I studied the eight by ten glossy, remembering the day it was taken. The photographer had positioned me just so on the wooden table. He fluffed out my pristine white and black print dress with the Peter Pan collar, angled my face toward the camera standing in the center of the room, and crossed my legs at the ankles so my black patent shoes were at the correct angle. My mother stood in the corner of the room smoking a cigarette. I looked at her for encouragement. Her flat eyes told me all I needed to know. Behave. I had an uncanny ability to pick up the emotions of others. The photographer said, “Smile.” And when the camera flashed, I tried to grin, even though I’d rather be playing barefoot in the backyard. I hated dressing up.

Several months later, on a Saturday, my grandmother forced me to dress in my best clothes. She helped me squeeze my feet into white cotton socks and tight shoes. “Be good,” she said. “We’re going to have a visitor.” She pointed to an overstuffed chair in the formal parlor and said, “Sit there.” Then, she disappeared.

My grandfather walked through the room looking at his watch. My mother stood by the brick fireplace sporting a close-lipped expression.

“Who’s coming?” I asked. My toes were numb now.

“Your father,” Grandpa said, his voice hitching before leaving the room.

My heart raced. I had never met my father. At six, I looked forward to seeing him. I’d asked for years where he was, but no one would talk about him. At family get-togethers, my cousins always teased, “If you have a father, where is he?” Divorce wasn’t acceptable in the 1950s.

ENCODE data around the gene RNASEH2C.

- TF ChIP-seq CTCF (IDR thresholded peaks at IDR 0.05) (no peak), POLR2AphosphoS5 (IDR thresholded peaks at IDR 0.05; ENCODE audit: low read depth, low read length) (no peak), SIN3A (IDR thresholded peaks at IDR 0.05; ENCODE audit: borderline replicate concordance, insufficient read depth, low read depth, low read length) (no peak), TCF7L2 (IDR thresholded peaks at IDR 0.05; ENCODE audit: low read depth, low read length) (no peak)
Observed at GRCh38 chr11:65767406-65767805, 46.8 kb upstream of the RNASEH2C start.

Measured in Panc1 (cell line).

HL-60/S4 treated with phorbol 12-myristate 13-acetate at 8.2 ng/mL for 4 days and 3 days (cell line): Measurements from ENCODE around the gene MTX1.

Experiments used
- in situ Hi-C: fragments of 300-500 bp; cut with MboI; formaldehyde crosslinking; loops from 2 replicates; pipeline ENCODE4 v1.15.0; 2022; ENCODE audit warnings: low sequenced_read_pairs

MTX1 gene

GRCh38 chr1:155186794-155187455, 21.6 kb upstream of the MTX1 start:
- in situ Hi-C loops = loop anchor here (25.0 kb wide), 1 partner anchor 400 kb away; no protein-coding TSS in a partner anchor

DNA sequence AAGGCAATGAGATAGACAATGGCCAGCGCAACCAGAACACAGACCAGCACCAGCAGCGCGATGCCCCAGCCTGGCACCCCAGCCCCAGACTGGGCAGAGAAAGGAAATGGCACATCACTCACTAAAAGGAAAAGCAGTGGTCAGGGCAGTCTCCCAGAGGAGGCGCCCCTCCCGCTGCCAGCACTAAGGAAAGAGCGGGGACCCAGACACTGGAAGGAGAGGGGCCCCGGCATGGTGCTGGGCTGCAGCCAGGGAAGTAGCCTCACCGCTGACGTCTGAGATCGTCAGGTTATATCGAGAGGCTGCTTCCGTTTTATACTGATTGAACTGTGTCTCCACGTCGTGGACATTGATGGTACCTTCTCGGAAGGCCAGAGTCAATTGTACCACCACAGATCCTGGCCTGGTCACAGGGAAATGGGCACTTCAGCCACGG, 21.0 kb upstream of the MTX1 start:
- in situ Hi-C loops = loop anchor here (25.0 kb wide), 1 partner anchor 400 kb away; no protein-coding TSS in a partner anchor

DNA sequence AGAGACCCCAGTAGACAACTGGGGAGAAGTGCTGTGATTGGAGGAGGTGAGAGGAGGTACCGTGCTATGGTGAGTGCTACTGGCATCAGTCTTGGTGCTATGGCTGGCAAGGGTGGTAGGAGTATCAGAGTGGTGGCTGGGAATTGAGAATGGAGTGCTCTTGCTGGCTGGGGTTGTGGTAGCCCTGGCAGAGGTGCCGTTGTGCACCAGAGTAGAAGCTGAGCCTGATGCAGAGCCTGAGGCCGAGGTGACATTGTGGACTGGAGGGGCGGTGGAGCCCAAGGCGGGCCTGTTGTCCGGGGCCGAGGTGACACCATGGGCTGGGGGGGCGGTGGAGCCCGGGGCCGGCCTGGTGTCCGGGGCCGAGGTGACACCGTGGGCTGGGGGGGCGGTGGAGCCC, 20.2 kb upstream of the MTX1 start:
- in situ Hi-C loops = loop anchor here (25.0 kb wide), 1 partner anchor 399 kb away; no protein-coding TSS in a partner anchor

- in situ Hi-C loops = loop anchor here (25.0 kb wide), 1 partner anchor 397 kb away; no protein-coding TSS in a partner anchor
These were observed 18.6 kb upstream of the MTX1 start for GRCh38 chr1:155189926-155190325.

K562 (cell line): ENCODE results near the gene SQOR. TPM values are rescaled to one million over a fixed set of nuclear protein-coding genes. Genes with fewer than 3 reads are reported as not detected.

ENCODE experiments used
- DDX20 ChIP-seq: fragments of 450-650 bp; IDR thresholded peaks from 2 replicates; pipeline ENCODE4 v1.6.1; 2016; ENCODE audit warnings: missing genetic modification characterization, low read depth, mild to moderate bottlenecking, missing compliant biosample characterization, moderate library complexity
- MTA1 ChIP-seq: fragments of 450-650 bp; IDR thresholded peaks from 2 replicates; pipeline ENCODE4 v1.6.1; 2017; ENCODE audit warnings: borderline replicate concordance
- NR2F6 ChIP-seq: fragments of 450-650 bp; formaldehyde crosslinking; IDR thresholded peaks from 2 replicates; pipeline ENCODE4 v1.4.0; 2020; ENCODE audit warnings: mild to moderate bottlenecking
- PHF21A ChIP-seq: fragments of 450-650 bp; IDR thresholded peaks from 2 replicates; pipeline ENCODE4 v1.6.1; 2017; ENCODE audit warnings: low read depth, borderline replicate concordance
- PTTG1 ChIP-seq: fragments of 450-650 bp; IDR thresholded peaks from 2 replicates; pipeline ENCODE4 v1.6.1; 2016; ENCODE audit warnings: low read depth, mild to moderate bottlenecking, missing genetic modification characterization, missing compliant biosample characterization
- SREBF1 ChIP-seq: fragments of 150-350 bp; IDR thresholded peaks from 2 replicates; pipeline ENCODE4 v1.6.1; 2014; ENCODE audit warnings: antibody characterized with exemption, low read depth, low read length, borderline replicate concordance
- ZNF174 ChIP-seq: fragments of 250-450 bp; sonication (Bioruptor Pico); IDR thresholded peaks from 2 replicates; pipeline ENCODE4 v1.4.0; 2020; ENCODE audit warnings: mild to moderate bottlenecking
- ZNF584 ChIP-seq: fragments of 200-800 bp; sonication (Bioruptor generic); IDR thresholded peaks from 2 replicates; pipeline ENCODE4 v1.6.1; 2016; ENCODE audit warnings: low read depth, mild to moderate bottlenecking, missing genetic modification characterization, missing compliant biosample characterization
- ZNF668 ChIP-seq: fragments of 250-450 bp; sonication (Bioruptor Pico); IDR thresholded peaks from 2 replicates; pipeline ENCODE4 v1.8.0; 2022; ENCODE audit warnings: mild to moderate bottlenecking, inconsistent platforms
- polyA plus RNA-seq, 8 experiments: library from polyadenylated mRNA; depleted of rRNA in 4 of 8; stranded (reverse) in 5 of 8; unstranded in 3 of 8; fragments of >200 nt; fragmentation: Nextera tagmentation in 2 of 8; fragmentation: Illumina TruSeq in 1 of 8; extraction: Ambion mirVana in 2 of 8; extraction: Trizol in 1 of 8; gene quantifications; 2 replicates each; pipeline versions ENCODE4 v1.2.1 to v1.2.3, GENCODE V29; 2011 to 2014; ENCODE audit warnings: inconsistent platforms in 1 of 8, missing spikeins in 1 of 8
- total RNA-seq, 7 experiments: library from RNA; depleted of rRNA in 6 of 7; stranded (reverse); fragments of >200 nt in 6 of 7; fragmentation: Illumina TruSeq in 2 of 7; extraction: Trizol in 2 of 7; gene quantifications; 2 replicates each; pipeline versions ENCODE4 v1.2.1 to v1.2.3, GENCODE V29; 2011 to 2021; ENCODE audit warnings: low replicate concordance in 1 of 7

When he arrived, he looked nothing like I imagined. He stood over six-feet-tall and was thin as spaghettini. “So, this is Karin,” he said. He smiled and held out his arms. I stayed on the chair refusing to move.

My mother said, “Don’t you have a hug for your father?”

“Don’t force her, Jo.” My dad knelt and held out a handful of change.

I slithered toward the silver in his hand, picked out the largest coin, a fifty-cent piece, imagining all the candy it would buy. He smiled, and I took a step back. After all the years of waiting, I realized I didn’t like my father. I sensed a falseness about him.

I don’t remember the actual day I moved in with my parents. I later learned that they remarried in May of that year. We lived in a two-room apartment that my grandparents owned. Sleeping in the tiny kitchen on a cot was far different than the big bedroom I’d shared with my mother. I missed the only home I’d known since birth. The smell of cinnamon and laughter didn’t float through the air at the apartment as it had at Grandma’s. I became afraid of my parents. Screaming matches and drunken bouts turned me into a cowering child.

A year later, I sat in a hospital bed, while the police searched for my parents. I poked my toes from beneath the starched white sheets. They were the only parts of my bruised body I could move without pain. I peered at the plastic tubes that ran from a bottle on a pole into my nose and shuddered. I’d detach them with the free hand they hadn’t tied down, and the intensive care nurse would reinsert them. Those tubes haunted my dreams for years.

After two days of hospitalization, my mother visited. When I asked why she was leaving so soon, she said she had to, “Go back.” A policeman stood tall behind her. Five days later, an aunt picked me up from the hospital and took me to my grandparents’ house, where I would live off and on for the next thirteen years of my life.

Later, I found an old newspaper clipping that described my parents’ capture and sentencing. My dad got a year in prison, and my mother got off on a technicality.

Today, I often relax on the front porch of my Victorian home in a rocking chair wiggling my bare toes, reflecting on the early life lessons that have served me well—to trust my instincts and first impressions, forgive others, and to throw uncomfortable shoes into the trash.